The important caveat is that action to protect domestic regulations cannot be arbitrary and must reflect democratic choices. This is where international rules enshrined in multilateral bodies, such as the World Trade Organization or the G-20, can make a useful contribution—not by imposing common regulations, but by laying down procedures that ensure transparency and accountability in domestic deliberations.
This approach rules out extremism on both sides. It prevents globalizers from gaining the upper hand in cases where international trade and finance constitute a back door for eroding widely accepted standards at home. Similarly, it prevents protectionists from obtaining benefits at the expense of the rest of society, when no significant public purpose is at stake. In less clear-cut cases, where different values have to be traded against each other, this approach forces internal deliberation and debate—the best way of handling difficult political questions.
To be sure, democratic politics is messy and does not always get these deliberations “right.” Democracies may err by providing protection to special interests. But special interests can capture international organizations, too—think of how pharmaceutical firms influenced the World Trade Organization’s patent rules, for example, or how global banks have influenced the Basel Committee’s capitaladequacy rules. The best antidote to political capture is not tighter global rules but enhanced democratic deliberation.
But what about non-democratic states? When nation states are not democratic, we can no longer presume their institutional arrangements reflect the preferences of their citizenry. Nor can we presume that international rules could apply with sufficient force to transform essentially authoritarian regimes into functional democracies. The solution is that non-democracies need to play by different, less-permissive rules. This does not necessarily mean that there should be higher trade barriers against non-democratic countries. But it would be legitimate for democracies to apply more stringent rules to authoritarian regimes in certain instances. For example, there could be a lower hurdle for imposing restrictions on a non-democratic country’s trade in cases where that trade causes social problems in an importing country. Democracy is a global norm; it ought to be one of the cornerstone principles of the international economy.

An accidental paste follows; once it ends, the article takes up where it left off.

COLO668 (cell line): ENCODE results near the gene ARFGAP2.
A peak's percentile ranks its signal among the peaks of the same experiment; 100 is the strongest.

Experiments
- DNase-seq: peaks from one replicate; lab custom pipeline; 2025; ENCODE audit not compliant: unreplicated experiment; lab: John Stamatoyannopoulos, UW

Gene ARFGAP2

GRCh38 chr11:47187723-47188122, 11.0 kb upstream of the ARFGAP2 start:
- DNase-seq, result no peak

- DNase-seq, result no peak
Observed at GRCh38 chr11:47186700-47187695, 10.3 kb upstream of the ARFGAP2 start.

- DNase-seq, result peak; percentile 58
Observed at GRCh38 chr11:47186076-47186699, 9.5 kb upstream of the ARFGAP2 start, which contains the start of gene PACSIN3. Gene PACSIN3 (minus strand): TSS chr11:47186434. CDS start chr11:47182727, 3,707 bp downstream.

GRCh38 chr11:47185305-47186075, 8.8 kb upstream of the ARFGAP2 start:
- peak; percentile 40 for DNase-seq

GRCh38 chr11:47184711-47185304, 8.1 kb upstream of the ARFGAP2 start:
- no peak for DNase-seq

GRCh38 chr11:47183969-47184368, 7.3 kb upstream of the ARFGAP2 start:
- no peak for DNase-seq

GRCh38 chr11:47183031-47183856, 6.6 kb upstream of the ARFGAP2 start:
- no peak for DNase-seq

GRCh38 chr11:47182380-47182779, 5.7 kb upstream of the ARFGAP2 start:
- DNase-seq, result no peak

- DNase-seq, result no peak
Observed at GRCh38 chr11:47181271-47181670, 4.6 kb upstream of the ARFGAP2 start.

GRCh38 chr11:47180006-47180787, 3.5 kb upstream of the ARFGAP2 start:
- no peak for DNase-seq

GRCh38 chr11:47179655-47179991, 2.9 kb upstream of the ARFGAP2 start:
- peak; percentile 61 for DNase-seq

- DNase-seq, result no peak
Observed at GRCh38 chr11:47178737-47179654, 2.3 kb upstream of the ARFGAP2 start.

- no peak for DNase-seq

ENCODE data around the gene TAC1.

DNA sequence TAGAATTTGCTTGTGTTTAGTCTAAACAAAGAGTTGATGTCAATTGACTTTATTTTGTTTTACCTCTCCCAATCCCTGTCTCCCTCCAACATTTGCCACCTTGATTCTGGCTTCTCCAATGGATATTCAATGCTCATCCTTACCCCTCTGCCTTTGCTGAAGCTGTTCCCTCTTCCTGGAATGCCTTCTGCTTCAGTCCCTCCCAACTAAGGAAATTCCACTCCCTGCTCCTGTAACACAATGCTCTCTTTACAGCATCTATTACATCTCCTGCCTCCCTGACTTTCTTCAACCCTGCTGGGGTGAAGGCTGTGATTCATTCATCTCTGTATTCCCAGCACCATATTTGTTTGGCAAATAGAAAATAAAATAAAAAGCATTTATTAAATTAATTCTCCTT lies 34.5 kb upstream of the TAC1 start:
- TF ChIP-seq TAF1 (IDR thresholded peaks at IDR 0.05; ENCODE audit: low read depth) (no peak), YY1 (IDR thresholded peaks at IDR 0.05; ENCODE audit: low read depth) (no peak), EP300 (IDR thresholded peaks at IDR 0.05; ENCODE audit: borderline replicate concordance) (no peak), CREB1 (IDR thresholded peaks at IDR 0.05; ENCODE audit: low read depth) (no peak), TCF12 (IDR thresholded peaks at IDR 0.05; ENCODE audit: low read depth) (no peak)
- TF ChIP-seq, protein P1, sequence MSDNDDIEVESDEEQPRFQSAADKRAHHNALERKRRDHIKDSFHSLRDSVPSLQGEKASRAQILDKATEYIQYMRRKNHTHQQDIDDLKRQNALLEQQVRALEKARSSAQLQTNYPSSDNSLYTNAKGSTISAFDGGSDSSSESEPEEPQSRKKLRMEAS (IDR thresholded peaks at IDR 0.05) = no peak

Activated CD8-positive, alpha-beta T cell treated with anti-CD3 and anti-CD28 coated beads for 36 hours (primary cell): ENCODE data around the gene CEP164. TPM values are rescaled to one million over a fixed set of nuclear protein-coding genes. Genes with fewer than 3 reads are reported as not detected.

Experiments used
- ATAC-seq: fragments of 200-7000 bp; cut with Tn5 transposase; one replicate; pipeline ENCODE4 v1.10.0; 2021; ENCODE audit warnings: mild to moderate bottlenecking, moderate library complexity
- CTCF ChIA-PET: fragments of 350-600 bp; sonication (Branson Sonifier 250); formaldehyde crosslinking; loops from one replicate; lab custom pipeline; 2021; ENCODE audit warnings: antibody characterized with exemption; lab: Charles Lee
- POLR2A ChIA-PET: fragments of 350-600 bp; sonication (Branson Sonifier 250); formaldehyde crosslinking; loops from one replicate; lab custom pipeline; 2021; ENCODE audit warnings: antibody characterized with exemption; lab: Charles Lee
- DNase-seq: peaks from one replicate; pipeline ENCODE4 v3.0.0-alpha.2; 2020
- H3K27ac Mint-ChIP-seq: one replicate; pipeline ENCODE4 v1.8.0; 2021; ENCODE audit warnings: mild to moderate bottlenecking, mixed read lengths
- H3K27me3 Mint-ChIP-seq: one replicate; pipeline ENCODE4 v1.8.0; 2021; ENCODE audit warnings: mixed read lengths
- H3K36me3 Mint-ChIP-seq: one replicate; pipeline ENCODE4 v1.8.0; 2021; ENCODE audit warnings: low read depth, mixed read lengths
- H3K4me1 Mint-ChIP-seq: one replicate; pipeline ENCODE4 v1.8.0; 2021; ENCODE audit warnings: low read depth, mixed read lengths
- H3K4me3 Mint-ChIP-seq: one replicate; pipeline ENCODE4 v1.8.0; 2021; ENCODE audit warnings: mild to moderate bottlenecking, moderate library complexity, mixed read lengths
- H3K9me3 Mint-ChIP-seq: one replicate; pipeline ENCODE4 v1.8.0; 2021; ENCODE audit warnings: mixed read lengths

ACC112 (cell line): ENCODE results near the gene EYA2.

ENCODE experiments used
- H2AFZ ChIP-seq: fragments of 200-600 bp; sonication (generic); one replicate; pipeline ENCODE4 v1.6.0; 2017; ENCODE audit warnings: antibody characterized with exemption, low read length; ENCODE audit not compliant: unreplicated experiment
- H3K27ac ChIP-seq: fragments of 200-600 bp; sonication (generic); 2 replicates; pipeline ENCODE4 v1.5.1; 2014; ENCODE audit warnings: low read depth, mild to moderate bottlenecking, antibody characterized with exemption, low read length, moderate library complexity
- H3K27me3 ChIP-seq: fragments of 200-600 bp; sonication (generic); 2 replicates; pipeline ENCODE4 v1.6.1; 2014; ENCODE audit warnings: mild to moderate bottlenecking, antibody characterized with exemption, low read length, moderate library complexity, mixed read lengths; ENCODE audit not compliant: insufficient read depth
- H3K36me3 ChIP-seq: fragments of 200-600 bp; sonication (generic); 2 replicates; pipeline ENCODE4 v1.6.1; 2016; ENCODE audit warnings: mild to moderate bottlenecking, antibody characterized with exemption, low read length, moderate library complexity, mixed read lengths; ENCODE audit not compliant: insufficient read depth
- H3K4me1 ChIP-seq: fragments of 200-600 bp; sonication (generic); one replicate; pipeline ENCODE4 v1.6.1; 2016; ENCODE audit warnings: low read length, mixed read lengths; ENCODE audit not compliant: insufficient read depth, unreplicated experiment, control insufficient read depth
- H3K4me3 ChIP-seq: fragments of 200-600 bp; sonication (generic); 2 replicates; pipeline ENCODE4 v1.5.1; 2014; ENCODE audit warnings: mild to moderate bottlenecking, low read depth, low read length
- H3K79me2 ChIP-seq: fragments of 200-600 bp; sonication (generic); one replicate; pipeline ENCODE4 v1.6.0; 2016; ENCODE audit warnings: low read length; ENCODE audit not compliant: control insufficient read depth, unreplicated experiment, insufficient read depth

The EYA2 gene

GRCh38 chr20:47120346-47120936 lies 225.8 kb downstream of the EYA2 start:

The obvious objection to all of this is straightforward: Wouldn’t the world economy slide into rampant protectionism? But this objection wrongly assumes that the world economy is a global-commons problem. It isn’t. To understand why, consider something that is a global-commons problem: climate change. The globe has a single climate system, and it makes no difference where carbon is emitted. As a result, each nation prefers, left to its own devices, to free-ride on the carbon controls of other countries.
By contrast, if policies of openness in trade and finance are desirable, it’s because openness is in a nation’s own self-interest—not because it helps others. In the global economy, countries pursue “good” policies because it is in their interest to do so. The case for open trade, therefore, has to be made and won in the domestic political arena.
If we want to have democratic politics, then we cannot give too much power to transnational institutions. If we cannot have powerful transnational institutions, we cannot erect the regulations needed to support truly global markets. If we cannot have effective regulations, we can still have globalization—but it will be a globalization that yields disastrous results. Our troubles have their roots in our reluctance to face up to these ineluctable choices.
Dani Rodrik is a professor at Harvard and the author of The Globalization Paradox: Democracy and the Future of the World Economy, from which this article is adapted. This article ran in the February 17, 2011, issue of the magazine.